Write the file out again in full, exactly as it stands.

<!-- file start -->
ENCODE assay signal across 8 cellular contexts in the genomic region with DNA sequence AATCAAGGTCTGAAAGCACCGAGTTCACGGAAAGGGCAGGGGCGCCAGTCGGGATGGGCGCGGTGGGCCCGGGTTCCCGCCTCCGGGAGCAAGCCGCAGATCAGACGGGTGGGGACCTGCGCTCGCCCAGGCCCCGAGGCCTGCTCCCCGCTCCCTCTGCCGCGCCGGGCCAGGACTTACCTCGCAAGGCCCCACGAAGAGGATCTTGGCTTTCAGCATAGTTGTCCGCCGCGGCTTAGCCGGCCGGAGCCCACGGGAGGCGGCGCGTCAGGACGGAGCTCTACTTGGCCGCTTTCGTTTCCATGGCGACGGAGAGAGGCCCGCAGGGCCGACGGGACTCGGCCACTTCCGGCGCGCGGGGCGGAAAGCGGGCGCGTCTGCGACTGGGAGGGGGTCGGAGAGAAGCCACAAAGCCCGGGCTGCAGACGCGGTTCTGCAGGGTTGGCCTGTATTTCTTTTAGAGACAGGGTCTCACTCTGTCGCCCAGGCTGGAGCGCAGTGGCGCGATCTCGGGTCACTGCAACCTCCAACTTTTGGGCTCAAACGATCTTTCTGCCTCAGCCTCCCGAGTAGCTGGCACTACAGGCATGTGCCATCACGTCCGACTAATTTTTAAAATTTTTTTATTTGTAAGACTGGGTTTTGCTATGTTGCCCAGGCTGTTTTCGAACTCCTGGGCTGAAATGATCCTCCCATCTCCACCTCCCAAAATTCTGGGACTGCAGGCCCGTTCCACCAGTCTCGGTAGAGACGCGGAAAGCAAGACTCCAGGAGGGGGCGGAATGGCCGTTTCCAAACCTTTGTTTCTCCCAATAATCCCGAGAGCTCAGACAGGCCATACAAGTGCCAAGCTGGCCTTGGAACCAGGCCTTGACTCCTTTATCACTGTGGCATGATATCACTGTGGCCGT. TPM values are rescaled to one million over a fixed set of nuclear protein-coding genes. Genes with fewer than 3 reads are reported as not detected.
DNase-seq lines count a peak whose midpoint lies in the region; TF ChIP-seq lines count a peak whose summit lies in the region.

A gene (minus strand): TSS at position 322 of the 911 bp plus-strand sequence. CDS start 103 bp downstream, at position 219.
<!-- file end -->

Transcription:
ENCODE assay signal across 8 cellular contexts in the genomic region with DNA sequence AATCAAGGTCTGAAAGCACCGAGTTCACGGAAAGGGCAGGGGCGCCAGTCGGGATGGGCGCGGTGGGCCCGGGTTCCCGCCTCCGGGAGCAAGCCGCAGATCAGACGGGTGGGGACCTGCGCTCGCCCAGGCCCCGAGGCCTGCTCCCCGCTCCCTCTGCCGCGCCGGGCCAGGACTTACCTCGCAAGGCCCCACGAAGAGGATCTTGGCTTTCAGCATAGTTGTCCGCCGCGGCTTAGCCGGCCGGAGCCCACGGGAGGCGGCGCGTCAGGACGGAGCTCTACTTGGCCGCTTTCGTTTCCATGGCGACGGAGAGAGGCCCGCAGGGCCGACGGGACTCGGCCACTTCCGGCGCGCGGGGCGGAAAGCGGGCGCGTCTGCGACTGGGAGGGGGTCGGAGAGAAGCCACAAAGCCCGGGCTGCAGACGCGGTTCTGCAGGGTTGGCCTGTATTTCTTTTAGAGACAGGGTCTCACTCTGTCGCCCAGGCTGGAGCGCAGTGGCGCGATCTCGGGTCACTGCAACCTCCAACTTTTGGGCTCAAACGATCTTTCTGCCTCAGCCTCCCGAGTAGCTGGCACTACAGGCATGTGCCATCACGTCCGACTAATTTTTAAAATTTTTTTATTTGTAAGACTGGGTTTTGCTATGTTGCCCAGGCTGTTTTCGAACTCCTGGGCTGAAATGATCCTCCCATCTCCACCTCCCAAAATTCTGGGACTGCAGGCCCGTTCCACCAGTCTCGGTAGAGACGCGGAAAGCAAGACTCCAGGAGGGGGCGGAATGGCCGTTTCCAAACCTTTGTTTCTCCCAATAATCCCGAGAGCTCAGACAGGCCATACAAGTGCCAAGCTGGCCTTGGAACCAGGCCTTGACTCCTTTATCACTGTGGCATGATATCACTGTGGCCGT. TPM values are rescaled to one million over a fixed set of nuclear protein-coding genes. Genes with fewer than 3 reads are reported as not detected.
DNase-seq lines count a peak whose midpoint lies in the region; TF ChIP-seq lines count a peak whose summit lies in the region.

A gene (minus strand): TSS at position 322 of the 911 bp plus-strand sequence. CDS start 103 bp downstream, at position 219.